Everyone we talk to struggles to describe the terror the storms brought down on the island, first with Irma that effectively shut down the electrical system and whose winds and flooding brushed the eastern end of Puerto Rico. A week later came Maria as a category 4 or 5 and whose immense eye covered most of the island and produced a number of baby tornadoes. For 12 hours or so people huddled inside their bathrooms or hallways listening to the fierce howling of the winds and the crashes of heavy objects crashing into the sides of houses. Afterwards they looked outside and saw the world totally transformed. Streets became rivers. Forests became gnarled broken masses of destruction. Houses lost their roofs, even their ironwork grills that provide security and give them a birdcage like effect. Our friends and relatives go on to describe the weeks of struggle to find food, water, gas and basic supplies. And then the slow agonizing process of clearing the destruction and trying to make basic repairs. They were left to depend on their own resources and the help of neighbors. Relatives in the States and relief agencies began to send supplies, but it took a long time for deliveries to be made.Most feel that the United States and even their own island government had abandoned them.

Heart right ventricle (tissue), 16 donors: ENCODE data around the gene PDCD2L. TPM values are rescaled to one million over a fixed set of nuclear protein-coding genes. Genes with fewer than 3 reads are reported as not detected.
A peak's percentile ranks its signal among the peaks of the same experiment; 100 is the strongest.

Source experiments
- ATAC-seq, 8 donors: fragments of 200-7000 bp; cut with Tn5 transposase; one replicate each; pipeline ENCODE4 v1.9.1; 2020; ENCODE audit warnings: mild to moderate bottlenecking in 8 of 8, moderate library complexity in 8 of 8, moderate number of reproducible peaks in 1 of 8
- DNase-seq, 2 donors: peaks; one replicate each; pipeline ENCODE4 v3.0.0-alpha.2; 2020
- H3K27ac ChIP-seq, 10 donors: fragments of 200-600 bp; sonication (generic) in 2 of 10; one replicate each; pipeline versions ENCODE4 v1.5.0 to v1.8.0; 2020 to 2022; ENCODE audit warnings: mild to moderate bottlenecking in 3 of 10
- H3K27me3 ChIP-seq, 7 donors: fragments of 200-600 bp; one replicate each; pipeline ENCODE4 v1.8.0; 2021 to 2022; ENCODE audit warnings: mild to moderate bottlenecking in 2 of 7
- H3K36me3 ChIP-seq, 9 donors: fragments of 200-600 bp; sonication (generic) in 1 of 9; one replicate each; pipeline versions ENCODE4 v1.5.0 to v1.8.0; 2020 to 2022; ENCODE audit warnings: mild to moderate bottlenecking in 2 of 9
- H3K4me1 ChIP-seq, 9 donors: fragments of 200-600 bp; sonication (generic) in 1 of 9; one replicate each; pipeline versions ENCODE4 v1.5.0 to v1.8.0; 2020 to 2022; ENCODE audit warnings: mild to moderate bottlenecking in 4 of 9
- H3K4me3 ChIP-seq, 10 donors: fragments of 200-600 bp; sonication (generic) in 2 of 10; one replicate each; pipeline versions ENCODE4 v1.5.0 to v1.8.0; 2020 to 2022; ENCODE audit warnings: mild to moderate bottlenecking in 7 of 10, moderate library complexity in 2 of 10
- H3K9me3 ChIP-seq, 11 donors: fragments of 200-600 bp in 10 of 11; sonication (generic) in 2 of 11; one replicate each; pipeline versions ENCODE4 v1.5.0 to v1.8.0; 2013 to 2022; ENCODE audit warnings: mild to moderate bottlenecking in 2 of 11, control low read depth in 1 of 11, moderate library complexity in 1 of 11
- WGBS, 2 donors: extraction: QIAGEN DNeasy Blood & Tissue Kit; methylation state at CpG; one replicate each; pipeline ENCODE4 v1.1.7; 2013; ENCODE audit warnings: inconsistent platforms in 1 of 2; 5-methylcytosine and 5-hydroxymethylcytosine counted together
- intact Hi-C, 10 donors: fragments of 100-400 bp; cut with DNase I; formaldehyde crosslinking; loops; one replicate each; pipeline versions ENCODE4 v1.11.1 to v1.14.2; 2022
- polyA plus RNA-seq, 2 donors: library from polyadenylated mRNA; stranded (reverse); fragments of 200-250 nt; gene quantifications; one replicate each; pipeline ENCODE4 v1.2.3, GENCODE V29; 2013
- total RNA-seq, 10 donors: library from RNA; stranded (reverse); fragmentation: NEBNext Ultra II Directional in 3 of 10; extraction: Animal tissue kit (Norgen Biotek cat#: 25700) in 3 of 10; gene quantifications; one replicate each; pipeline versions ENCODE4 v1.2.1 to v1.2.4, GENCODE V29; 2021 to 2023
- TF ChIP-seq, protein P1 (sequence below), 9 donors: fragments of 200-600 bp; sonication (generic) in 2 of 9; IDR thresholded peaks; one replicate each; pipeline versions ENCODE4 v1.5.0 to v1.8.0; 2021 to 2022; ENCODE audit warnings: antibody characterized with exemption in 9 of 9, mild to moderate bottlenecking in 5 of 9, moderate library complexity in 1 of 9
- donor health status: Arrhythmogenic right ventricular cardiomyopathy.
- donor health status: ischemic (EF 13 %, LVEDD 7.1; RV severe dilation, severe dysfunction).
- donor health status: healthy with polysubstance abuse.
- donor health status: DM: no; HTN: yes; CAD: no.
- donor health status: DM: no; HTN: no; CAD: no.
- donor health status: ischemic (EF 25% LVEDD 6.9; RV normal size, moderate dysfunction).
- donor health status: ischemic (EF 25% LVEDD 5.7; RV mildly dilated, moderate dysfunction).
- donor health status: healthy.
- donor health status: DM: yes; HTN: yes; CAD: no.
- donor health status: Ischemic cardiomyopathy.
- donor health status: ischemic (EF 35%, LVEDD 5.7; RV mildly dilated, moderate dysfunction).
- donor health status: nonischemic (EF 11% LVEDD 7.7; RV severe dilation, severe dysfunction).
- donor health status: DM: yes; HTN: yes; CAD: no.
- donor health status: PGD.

Much of Puerto Rico’s population live in parts of the island that are hard to reach and isolated in normal times. After the hurricanes they were completely incommunicado for weeks. Iris has a 90 year old aunt who lives on a winding mountain road about 10 miles outside the town of Corozal. She has been without electricity since Irma. Iris sent her and her son, who takes care of  her, a small generator (2000 Watts) which at least keeps her refrigerator running for up to 12 hours as well as a fan and a light. Around her house it is covered with fallen trees and brown dried branches. Countless dogs and cats roam freely both inside and outside the house along with dozens of chickens. Many houses along this mountain road have blue tarps covering damaged or missing roofs. People out here have one important resource to get them through these times - that is each other. Neighbor helping neighbor has been vital in clearing debris, opening roads and driveways, making home repairs, bringing supplies to the sick and elderly, and providing news from the outside. Where no other form of entertainment exists having the opportunity to get together is vital. Most of the little country stores and restaurants are gone, but those that manage to stay open are doing a thriving business, providing drinks and food cooked on outdoor grills. These are like community centers where the accumulated stresses of past weeks can find relief and consolation.